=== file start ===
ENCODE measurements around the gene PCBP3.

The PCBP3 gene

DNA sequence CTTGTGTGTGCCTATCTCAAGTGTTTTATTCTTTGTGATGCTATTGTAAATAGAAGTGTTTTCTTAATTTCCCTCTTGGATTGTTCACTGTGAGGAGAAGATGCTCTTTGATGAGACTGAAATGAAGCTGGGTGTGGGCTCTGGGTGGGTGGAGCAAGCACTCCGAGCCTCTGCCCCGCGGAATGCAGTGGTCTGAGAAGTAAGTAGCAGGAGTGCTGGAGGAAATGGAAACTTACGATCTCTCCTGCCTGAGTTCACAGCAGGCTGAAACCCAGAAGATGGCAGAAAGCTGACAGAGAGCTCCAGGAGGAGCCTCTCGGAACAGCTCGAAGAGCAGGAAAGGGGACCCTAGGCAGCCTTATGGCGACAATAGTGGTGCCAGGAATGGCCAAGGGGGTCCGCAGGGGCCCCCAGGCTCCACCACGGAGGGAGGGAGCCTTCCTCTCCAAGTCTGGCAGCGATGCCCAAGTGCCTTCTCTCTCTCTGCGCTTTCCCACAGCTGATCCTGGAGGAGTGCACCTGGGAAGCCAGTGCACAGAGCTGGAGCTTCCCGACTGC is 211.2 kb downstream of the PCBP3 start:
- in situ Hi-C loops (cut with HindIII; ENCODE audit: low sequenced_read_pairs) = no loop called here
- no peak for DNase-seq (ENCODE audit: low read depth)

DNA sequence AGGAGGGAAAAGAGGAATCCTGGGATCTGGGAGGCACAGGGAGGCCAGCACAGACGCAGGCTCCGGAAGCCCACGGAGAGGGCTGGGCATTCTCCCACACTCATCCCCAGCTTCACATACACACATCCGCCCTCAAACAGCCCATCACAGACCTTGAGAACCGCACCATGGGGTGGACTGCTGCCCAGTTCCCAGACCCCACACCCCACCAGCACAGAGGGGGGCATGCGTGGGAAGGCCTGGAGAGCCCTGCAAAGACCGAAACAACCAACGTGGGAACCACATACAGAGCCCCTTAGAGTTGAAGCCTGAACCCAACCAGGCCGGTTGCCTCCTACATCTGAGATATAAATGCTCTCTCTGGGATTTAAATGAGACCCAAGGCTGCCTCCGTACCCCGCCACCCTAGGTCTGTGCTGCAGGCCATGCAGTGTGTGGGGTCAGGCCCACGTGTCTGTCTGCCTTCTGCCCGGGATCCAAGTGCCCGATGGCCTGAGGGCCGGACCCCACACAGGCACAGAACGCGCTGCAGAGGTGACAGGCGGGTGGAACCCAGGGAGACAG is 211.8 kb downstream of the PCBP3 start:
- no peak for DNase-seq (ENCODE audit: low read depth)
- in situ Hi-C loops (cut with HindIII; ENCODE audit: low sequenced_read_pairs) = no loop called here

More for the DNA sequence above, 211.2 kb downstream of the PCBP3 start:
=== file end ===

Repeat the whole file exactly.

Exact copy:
ENCODE measurements around the gene PCBP3.

The PCBP3 gene

DNA sequence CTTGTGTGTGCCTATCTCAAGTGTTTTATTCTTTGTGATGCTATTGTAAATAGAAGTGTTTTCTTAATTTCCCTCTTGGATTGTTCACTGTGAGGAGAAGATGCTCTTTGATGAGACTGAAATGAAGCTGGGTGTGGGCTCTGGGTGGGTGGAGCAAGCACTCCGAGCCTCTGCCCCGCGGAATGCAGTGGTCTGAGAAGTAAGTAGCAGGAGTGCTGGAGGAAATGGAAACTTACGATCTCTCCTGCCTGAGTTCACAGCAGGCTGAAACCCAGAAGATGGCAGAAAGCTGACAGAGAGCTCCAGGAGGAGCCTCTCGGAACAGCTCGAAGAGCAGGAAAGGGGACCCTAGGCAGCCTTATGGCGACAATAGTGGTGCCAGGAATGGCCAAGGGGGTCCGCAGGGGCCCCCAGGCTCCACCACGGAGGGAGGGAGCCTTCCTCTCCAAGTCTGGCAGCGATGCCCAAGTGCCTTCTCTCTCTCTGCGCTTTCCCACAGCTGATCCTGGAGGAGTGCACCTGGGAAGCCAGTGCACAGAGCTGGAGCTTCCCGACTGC is 211.2 kb downstream of the PCBP3 start:
- in situ Hi-C loops (cut with HindIII; ENCODE audit: low sequenced_read_pairs) = no loop called here
- no peak for DNase-seq (ENCODE audit: low read depth)

DNA sequence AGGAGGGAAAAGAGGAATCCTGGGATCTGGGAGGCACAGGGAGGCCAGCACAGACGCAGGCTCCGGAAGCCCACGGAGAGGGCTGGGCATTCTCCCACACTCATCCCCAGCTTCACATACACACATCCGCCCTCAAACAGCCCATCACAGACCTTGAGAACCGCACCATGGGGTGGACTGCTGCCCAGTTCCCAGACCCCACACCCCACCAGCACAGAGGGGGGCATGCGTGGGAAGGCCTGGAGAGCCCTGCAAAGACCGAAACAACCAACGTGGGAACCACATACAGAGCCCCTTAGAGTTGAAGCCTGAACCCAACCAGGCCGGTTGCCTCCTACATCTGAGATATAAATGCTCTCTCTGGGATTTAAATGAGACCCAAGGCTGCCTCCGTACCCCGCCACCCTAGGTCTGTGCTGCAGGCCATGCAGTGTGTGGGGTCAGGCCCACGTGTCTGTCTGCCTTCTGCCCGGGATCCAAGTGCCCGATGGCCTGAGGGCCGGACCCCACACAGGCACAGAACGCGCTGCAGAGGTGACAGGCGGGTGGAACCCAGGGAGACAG is 211.8 kb downstream of the PCBP3 start:
- no peak for DNase-seq (ENCODE audit: low read depth)
- in situ Hi-C loops (cut with HindIII; ENCODE audit: low sequenced_read_pairs) = no loop called here

More for the DNA sequence above, 211.2 kb downstream of the PCBP3 start: